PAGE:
Pension-backed housing starts dimly amid calls for its overhaul

Kisumu County Governor Anyang' Nyong'o accompanied by LAPTRUST and County Pension Fund officials at Anderson Estate in Kisumu on December 10, 2020, where they launched an affordable housing project. [Denish Ochieng,Standard]

Access to affordable housing is a challenge to many public and private sector employees who retire without a home, despite having worked and saved towards a pension.

One of the initiatives by the government to increase access to housing was by amending the Retirement Benefits Act (RBA) to allow pension funds to be used as collateral for the purchase of a home.

The move was billed as a silver bullet in enabling civil servants and workers to own homes.

And two years ago, the Retirement Benefits (Mortgage Loans) - (Amendment) Regulations were enacted allowing members to now redeem up to 40 per cent or Sh7 million of their accumulated benefits to buy a ready residential house from an institution.

However, a study by the Retirement Benefits Authority (RBA) shows that less than 0.1 per cent of members of retirement benefits schemes have taken advantage of the provision.

Despite the amendments, the uptake of Pension Backed Mortgages by employees in Kenya remains low.

But what is holding them back?

Players in the pensions sector believe a host of regulatory and operational hurdles have held back the scheme despite its noble intentions.

The experts argue the uptake of pension-backed mortgages has not significantly contributed to the provision of affordable housing in Kenya in line with their vision.

They recommend vigorous public sensitisation and legal reforms aimed at enhancing and streamlining the use of pension funds for wider access to affordable housing among public sector pensioners in Kenya.

“The tax burden is high,” Naomi Gichana, legal officer at RBA told Real Estate in an interview.

According to her, there has been low uptake by the targeted group because a majority of the members have also not accumulated enough or have already accessed their benefits.

She further cites stringent rules by schemes which discourage members from applying.

Ms Gichana also points out that financial institutions have been declining to give additional funding if the title is encumbered by the other party. “We have proposed a reduction of the tax burden,” she says.

Her comments are backed by the Head of Pensions at Liaison Group Michael Mitau. According to him, while reducing the tax burden is crucial, more awareness on the part of members would come in handy.

“We have embarked on awareness of the opportunities in the programme,” Mr Mitau said, citing a recent forum organised by the Liaison Group to sensitise pension trustees on the low-lying untapped opportunities.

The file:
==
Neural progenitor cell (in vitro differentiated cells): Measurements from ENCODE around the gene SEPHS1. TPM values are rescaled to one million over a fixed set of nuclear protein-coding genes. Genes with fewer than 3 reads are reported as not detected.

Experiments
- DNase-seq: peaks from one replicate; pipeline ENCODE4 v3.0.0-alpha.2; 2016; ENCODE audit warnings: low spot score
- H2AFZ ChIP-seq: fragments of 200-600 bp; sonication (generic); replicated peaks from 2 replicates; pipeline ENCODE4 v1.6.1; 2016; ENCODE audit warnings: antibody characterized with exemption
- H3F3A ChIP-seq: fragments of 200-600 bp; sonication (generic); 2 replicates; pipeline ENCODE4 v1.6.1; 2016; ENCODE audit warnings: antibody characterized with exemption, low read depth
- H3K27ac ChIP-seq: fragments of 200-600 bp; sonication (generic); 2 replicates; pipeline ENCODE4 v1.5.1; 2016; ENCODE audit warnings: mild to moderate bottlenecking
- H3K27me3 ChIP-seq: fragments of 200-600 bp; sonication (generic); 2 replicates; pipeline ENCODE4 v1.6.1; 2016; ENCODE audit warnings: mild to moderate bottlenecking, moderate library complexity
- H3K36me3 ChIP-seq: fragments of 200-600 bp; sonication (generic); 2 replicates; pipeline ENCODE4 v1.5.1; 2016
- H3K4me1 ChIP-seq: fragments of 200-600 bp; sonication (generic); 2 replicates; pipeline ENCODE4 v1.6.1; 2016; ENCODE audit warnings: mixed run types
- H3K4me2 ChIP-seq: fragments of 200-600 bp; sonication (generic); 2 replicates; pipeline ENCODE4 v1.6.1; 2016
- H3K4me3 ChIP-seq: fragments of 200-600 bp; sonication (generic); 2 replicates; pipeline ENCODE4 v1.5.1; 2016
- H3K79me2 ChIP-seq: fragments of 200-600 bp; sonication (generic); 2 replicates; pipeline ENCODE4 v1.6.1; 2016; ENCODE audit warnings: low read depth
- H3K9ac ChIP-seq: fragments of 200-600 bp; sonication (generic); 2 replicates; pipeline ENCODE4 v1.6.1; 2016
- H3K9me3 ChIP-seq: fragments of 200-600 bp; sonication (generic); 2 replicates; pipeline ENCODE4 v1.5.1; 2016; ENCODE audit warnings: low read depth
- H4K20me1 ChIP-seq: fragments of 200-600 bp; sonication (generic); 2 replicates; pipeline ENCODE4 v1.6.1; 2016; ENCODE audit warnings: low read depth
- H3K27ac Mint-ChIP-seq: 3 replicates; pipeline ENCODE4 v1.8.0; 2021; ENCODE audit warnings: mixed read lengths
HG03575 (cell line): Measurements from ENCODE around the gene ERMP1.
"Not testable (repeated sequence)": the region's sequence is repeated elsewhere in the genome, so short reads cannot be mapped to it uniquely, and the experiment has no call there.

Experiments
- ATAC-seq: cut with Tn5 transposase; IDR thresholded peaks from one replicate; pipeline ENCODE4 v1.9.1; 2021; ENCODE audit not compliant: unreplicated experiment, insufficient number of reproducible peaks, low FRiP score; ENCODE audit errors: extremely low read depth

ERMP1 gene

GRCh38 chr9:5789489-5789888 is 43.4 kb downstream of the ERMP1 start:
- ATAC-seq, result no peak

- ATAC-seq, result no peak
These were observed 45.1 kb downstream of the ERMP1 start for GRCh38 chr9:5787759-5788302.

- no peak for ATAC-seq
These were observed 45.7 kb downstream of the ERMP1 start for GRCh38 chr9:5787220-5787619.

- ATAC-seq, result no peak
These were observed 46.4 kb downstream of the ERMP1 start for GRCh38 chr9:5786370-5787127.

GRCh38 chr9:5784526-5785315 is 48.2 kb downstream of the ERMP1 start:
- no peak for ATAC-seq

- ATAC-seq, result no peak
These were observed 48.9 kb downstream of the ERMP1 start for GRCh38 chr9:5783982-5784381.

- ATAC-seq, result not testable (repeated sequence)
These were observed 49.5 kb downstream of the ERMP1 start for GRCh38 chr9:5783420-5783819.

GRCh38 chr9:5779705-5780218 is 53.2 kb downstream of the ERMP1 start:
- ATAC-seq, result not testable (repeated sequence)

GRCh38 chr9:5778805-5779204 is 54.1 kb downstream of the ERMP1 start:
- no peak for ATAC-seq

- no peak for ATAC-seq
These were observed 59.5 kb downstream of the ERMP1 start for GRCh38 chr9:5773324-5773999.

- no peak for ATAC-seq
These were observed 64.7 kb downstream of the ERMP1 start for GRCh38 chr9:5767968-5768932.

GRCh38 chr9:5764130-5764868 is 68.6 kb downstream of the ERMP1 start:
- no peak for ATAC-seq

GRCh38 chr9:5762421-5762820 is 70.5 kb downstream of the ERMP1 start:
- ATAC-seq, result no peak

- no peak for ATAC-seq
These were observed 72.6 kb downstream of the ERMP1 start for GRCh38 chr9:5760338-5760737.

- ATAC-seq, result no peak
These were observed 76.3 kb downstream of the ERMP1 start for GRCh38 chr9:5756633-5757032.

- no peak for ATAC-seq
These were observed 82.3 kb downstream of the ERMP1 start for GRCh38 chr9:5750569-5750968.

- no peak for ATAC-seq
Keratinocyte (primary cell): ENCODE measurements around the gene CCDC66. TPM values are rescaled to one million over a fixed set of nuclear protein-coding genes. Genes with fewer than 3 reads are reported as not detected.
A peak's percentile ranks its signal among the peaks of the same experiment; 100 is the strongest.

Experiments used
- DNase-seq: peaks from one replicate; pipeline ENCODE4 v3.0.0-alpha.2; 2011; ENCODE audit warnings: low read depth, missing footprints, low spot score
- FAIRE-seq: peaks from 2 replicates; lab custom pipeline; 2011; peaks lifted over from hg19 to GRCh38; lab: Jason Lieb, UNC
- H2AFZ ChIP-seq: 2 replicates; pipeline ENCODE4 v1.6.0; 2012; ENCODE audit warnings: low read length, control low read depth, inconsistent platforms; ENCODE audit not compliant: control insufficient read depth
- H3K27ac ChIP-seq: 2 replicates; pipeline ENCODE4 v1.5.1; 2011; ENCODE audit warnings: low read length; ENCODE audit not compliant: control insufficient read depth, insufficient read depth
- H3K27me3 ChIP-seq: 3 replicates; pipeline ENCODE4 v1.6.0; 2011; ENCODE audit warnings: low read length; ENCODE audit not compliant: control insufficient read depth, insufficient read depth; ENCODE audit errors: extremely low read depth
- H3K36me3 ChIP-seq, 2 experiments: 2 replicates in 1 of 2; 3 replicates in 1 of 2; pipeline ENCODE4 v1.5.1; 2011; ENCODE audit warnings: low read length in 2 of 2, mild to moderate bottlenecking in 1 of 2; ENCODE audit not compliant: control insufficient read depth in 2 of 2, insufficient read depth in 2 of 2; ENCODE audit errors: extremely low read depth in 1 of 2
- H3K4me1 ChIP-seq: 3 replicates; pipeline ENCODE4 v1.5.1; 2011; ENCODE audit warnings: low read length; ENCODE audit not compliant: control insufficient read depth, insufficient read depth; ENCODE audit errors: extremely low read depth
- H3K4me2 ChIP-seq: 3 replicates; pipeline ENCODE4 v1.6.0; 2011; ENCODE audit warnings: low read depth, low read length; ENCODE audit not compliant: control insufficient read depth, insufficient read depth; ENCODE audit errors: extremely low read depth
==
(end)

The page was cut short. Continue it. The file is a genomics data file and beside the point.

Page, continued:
Liaison Group has so far received 20 applications. He says the low figure underlines the grey areas in the pension-backed mortgage plan. “That’s why we want to have a conversation on end to the grey areas,” Mitau says. “These reforms are necessary.”

Through the Finance Act, 2021, the government amended the Retirement Benefits (Mortgage Loans) Act, Regulations Amendment, 2020 allowing members of pension schemes to utilise up to two-fifths of their accrued pension benefits as a down payment for a home.

The changes in law while beneficial to pension members with enough contributions, do not take care of a lot of Kenyans whose retirement savings are inadequate.

Pension scheme members can purchase a developed property anywhere in Kenya with a ready title deed or certificate of the lease, provided that the house is a residential property for their occupation.

Mortgage loans

The application can be done by an individual pension scheme member or jointly with a spouse, thereby consolidating their pension benefits to access a higher amount.

Data from the Central Bank of Kenya (CBK) shows there were 26,723 mortgage loans in the market as of December last year, down from 26,971 in December 2020.

“This was a decrease of 248 mortgages or 0.9 per cent - mainly due to a higher number of mortgage loans that were repaid as compared to the number of new mortgage loans granted in the year,” says CBK.

The average mortgage loan size increased from Sh8.6 million in 2020 to Sh9.2 million in 2021 mainly due to higher values of mortgage loans advanced in the year.

The value of mortgage loans outstanding was Sh245.1 billion as of December 2021 compared to Sh232.7 billion in the same period in 2020.

This represents an increase of Sh12.4 billion or 5.3 per cent. The increase was due to higher values of mortgages granted in 2021, notes CBK.

Time to adopt strict vigilance on mobile security threats
Give Kenyans the best chance to reap full benefits of NSSF Act
Financial literacy must begin at home
Premium Why electricity keeps getting more expensive
The Standard
Make this Easter memorable with our KES999 annual offer!